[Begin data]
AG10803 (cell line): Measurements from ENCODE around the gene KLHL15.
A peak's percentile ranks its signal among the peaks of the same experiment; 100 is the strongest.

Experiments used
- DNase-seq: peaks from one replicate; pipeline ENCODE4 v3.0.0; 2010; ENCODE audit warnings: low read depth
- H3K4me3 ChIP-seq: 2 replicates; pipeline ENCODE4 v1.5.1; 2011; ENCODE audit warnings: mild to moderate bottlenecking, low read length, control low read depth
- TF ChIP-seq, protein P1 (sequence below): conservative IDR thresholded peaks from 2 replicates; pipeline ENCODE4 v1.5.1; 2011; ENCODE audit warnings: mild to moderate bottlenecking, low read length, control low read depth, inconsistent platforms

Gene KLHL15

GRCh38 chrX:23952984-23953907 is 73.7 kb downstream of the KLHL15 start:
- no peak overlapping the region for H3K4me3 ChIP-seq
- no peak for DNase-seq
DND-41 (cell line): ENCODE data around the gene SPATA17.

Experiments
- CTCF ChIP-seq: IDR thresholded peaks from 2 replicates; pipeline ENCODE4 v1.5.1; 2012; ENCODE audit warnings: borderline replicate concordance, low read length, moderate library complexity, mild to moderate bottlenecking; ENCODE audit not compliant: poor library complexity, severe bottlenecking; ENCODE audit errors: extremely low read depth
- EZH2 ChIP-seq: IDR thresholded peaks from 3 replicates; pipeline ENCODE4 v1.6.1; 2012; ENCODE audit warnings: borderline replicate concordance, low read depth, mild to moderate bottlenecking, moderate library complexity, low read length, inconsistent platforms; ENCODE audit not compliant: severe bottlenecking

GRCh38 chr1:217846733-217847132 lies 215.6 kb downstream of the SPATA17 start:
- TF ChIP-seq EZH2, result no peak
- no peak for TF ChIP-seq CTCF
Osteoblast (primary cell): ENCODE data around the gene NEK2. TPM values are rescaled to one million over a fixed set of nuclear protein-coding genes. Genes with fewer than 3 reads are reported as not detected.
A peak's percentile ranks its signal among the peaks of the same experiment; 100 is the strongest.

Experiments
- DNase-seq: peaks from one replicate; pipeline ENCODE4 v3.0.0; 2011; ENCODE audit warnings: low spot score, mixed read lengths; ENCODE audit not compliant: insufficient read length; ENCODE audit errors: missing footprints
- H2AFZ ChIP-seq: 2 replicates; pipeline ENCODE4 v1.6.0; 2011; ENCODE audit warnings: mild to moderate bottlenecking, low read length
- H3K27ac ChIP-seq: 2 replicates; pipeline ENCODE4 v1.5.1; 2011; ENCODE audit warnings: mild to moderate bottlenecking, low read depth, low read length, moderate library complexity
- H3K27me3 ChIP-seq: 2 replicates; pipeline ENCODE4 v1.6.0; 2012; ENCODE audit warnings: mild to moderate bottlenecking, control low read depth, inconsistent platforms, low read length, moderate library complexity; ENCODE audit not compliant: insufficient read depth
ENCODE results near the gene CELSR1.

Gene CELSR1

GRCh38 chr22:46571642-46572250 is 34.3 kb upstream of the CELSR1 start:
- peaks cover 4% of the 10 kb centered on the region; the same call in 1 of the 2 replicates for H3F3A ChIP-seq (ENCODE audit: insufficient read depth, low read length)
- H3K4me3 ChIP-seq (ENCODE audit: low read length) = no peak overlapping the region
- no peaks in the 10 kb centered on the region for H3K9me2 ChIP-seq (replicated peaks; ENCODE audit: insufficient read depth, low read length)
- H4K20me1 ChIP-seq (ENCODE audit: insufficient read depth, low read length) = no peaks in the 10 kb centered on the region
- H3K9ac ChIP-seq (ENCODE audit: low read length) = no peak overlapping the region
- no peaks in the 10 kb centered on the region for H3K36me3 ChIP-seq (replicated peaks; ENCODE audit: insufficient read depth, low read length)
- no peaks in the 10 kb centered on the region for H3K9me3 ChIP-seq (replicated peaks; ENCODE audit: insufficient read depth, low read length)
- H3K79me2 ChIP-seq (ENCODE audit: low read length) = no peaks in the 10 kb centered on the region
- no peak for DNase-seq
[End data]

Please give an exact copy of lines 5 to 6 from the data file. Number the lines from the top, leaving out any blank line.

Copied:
- H3K4me3 ChIP-seq: 2 replicates; pipeline ENCODE4 v1.5.1; 2011; ENCODE audit warnings: mild to moderate bottlenecking, low read length, control low read depth
- TF ChIP-seq, protein P1 (sequence below): conservative IDR thresholded peaks from 2 replicates; pipeline ENCODE4 v1.5.1; 2011; ENCODE audit warnings: mild to moderate bottlenecking, low read length, control low read depth, inconsistent platforms